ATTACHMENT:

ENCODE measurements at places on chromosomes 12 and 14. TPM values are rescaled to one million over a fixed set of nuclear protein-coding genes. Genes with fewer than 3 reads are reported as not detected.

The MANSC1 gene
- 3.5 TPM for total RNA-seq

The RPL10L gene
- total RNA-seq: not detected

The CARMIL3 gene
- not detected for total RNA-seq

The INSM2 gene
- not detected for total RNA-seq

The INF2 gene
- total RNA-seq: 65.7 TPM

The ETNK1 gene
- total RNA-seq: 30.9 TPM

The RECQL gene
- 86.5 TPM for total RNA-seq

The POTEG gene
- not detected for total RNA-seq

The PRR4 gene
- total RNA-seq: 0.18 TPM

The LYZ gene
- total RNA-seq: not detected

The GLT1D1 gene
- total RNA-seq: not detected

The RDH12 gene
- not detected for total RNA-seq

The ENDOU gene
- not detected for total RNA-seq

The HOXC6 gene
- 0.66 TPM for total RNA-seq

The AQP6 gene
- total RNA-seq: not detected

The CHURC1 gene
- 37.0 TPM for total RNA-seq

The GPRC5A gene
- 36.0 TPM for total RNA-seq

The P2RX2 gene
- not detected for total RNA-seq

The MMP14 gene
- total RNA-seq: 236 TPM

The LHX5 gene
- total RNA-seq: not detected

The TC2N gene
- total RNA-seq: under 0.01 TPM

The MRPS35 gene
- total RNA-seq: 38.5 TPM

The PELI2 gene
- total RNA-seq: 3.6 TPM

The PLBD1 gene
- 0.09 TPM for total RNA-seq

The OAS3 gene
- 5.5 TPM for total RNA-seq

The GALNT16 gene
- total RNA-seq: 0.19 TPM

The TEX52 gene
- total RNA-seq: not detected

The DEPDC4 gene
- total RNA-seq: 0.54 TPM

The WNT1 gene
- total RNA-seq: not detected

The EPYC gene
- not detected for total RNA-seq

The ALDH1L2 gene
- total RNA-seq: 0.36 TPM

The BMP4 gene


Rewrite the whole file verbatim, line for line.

ENCODE measurements at places on chromosomes 12 and 14. TPM values are rescaled to one million over a fixed set of nuclear protein-coding genes. Genes with fewer than 3 reads are reported as not detected.

The MANSC1 gene
- 3.5 TPM for total RNA-seq

The RPL10L gene
- total RNA-seq: not detected

The CARMIL3 gene
- not detected for total RNA-seq

The INSM2 gene
- not detected for total RNA-seq

The INF2 gene
- total RNA-seq: 65.7 TPM

The ETNK1 gene
- total RNA-seq: 30.9 TPM

The RECQL gene
- 86.5 TPM for total RNA-seq

The POTEG gene
- not detected for total RNA-seq

The PRR4 gene
- total RNA-seq: 0.18 TPM

The LYZ gene
- total RNA-seq: not detected

The GLT1D1 gene
- total RNA-seq: not detected

The RDH12 gene
- not detected for total RNA-seq

The ENDOU gene
- not detected for total RNA-seq

The HOXC6 gene
- 0.66 TPM for total RNA-seq

The AQP6 gene
- total RNA-seq: not detected

The CHURC1 gene
- 37.0 TPM for total RNA-seq

The GPRC5A gene
- 36.0 TPM for total RNA-seq

The P2RX2 gene
- not detected for total RNA-seq

The MMP14 gene
- total RNA-seq: 236 TPM

The LHX5 gene
- total RNA-seq: not detected

The TC2N gene
- total RNA-seq: under 0.01 TPM

The MRPS35 gene
- total RNA-seq: 38.5 TPM

The PELI2 gene
- total RNA-seq: 3.6 TPM

The PLBD1 gene
- 0.09 TPM for total RNA-seq

The OAS3 gene
- 5.5 TPM for total RNA-seq

The GALNT16 gene
- total RNA-seq: 0.19 TPM

The TEX52 gene
- total RNA-seq: not detected

The DEPDC4 gene
- total RNA-seq: 0.54 TPM

The WNT1 gene
- total RNA-seq: not detected

The EPYC gene
- not detected for total RNA-seq

The ALDH1L2 gene
- total RNA-seq: 0.36 TPM

The BMP4 gene